A software requirements traceability matrix (RTM) is one of the most useful tools for product developers and managers when creating a new software application.
An RTM is designed to ensure that every requirement of a client is outlined and met while the product is being developed – and there are no use cases or other issues overlooked while developing the software. This results in a high-quality product that meets all client requirements.
So how can you improve software product quality through requirements traceability? Here are 4 steps that will help you achieve this goal!
1. Start with the Creation of a Software RTM
Every project you take on should begin with the creation of a software requirements traceability matrix. The RTM should be your baseline document, through which you trace every step of the development process.
The RTM is a bi-directional document. It tracks the requirements the original document “forward” by ensuring the output of the deliverables and it tracks the requirements “backward” by looking at the business requirements that were specified for a specific product feature. The RTM is also used to verify and identify changes to the scope.
When creating an RTM, it’s important to compile all documentation, client information, and records of meetings, to ensure that you have a comprehensive overview of what will be expected of the completed project. Not sure how to create your own RTM? This guide from Project-Management.com will help.
2. Dig Deep in Client Consultations to Understand Every Requirement
Here is a mistake many people make when creating an RTM – not asking questions! Asking as many questions to get a full picture of the project is the job of the client partner. There are no bad questions, the questions not asked that may impact the project often lead to the project not completing on time.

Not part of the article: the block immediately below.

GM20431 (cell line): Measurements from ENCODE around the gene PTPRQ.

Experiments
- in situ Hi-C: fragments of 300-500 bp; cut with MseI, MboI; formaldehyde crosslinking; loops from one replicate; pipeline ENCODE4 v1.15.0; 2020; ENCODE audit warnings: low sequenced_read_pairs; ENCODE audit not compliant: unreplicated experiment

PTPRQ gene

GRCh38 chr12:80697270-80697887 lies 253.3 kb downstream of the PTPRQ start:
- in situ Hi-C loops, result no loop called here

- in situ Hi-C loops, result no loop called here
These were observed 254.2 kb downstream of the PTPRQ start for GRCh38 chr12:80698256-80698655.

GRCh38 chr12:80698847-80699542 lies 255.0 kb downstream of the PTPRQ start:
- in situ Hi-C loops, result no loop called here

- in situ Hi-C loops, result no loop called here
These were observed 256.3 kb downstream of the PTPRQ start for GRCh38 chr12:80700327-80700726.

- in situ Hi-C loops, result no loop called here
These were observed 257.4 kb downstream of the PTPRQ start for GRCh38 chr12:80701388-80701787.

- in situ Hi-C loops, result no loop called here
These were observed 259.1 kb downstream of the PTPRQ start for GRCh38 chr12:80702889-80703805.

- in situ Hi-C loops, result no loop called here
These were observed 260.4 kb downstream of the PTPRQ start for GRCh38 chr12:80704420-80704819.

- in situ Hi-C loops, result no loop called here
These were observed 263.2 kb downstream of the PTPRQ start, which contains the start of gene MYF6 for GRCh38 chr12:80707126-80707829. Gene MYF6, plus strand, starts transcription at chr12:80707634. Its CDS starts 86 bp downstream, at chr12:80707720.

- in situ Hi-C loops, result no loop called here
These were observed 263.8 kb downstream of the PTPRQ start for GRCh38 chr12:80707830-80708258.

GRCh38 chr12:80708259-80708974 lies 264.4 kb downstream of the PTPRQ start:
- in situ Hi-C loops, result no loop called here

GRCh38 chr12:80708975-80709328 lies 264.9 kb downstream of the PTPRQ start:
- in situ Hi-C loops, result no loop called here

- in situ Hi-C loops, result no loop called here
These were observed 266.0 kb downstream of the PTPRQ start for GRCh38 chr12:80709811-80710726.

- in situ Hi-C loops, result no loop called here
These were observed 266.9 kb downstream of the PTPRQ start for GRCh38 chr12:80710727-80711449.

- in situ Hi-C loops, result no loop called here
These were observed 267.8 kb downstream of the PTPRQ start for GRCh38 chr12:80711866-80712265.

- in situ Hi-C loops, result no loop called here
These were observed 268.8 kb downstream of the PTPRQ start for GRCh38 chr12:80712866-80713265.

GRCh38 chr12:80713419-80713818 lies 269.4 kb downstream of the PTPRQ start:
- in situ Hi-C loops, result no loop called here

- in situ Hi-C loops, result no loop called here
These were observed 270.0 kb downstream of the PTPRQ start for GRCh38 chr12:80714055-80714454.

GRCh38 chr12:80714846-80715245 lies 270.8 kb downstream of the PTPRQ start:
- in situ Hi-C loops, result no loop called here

If you just assume that a client wants a specific feature, due to an email or business document they sent, and it turns out that it’s unnecessary, or implemented incorrectly, you’re wasting time and money. Requirements documents are there to guide the developers and the project manager to complete the project to the satisfaction of the client.
If you have any questions about the project and its scope, it’s best to ask them during the initial creation of the RTM. This ensures that the document is truly comprehensive, and reflects the client’s expectations.
3. Regularly Update the RTM
Your RTM is absolutely pointless unless you actually use it and update it regularly. It’s usually best to assign at least one person to oversee the RTM – usually, a product manager.
Then, developers and other software technicians can consult with the product manager to track changes, and confirm the addition of functionality throughout the development process.
This should help with ensuring the teams are communicating often to capture any challenges, changes and updates to the requirements.
4. Use the RTM to Avoid Scope Creep
One of the biggest advantages of using an RTM when developing a program or application for a third-party client is that it can defend you against scope creep.
Scope creep happens when clients begin to ask you to add additional functionality to the program – and it wasn’t originally agreed upon in your contract. Scope creep can cause serious project delays and cost overruns – and if you’re not careful, it can really eat into your profits.
An RTM is such as valuable tool because it prevents scope creep altogether. If you have created a truly comprehensive RTM, it will have every single use case and feature of a software product included.
If a client asks for a feature, and it’s not in the client approved RTM, there is an opportunity to ensure the necessary features are present in the product for your clients to have success. This would of course be adding to the scope of the project – and the cost may increase accordingly.
Don’t be Intimidated by the Requirements Traceability Matrix!
An RTM is an extremely valuable tool throughout the entire development process. With a proper RTM, you can avoid scope creep, ensure that all required features are present and operational, and create a better, more streamlined product.